The first mention of the castle of the duke bishop of Dorpat dates from 1322, when it was destroyed by the army of the grand duke of Lithuania Gediminas. At that time it was a roadside watchtower guarding the southern trade route from Dorpat to Ruthenia and the eastern border of the Dorpat bishopric. Because of its frontier location, the castle was repeatedly besieged and demolished, both by Lithuanian and Ruthenian armies. Like the entire bishopric of Dorpat, Kirrumpah was destroyed in 1558 by the army of Ivan the Terrible, but the castle itself was saved from the final demolition by the local population, thanks to which it took part in the struggle in 1656 and 1701. At the latest from the beginning of the 18th century it was in ruin, its remains unfortunately served as a source of building material, with the expansion of the modern city of Võru.
The castle was erected on a low, oval hill, situated in the bend of the Võhandu river. In its original form, it consisted of a massive four-sided residential tower and a courtyard surrounded by a wall to the south-east. Even then, a chapel must have functioned in the castle, probably on the first floor of that tower.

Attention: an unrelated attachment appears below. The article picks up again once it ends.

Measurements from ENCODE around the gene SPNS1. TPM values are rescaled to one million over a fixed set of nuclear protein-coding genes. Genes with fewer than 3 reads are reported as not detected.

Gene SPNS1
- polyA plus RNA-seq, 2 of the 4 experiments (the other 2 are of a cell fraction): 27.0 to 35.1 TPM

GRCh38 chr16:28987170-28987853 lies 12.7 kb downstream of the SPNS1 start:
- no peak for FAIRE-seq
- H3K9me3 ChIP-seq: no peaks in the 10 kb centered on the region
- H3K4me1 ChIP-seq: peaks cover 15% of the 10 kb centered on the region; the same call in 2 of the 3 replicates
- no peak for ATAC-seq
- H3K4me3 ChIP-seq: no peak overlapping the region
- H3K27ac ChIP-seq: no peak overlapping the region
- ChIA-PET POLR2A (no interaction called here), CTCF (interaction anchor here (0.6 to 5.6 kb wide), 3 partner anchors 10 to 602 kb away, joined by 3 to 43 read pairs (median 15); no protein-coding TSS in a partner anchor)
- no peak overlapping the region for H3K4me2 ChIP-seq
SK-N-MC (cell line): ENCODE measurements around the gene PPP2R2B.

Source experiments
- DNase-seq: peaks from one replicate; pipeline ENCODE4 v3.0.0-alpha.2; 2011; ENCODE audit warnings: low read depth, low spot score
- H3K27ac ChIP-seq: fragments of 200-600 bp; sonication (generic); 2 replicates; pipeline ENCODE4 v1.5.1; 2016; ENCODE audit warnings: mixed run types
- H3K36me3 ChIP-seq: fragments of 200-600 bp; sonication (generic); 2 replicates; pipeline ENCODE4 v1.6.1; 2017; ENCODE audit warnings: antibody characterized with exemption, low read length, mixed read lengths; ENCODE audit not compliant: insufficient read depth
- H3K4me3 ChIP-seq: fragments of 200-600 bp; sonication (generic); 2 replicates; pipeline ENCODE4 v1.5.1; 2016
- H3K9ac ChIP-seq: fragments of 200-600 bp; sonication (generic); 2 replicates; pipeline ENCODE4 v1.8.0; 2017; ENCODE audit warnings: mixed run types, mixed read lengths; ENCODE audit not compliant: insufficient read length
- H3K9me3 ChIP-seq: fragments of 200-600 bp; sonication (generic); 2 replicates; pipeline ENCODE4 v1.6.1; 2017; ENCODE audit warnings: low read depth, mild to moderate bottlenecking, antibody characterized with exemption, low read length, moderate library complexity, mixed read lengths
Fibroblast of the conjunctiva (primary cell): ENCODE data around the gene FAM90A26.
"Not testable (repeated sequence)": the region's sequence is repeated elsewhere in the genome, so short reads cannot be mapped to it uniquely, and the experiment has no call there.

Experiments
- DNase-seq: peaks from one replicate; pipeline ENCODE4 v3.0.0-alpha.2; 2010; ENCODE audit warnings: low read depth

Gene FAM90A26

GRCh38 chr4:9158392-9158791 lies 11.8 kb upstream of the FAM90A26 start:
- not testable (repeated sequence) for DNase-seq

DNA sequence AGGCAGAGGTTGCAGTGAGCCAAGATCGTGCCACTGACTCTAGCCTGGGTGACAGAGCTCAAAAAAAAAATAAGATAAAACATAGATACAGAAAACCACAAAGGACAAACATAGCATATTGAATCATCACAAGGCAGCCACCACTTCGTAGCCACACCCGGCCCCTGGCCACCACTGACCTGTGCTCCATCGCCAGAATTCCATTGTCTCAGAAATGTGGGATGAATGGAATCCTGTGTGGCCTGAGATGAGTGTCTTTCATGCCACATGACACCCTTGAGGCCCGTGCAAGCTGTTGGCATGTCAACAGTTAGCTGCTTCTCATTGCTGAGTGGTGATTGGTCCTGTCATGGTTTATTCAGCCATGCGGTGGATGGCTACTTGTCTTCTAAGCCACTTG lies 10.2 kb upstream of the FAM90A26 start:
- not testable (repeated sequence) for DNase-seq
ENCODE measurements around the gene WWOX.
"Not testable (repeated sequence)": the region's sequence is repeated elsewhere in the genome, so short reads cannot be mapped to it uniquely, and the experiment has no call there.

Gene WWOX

In the second half of the fifteenth century, reconstruction was carried out and the western fortifications and the cylindrical artillery tower located in the southwest corner of the main castle were added to the current fortifications. Probably at that time the main castle courtyard was also partially built up. The houses in its courtyard were added to the southern and eastern curtains, the oblong house also filled space on the north side between the main tower and the western curtain. A quadrilateral gatehouse was situated by the western curtain, it was entirely extended in front of the perimeter, and from the second half of the 15th century inside the outer ward.
At present, only the very modest stone relics on the hill resemble the existence of the castle. Entrance to the castle area is free.
Borowski T., Miasta, zamki i klasztory. Inflanty, Warszawa 2010.
Tuulse A., Die Burgen in Estland und Lettland, Dorpat 1942.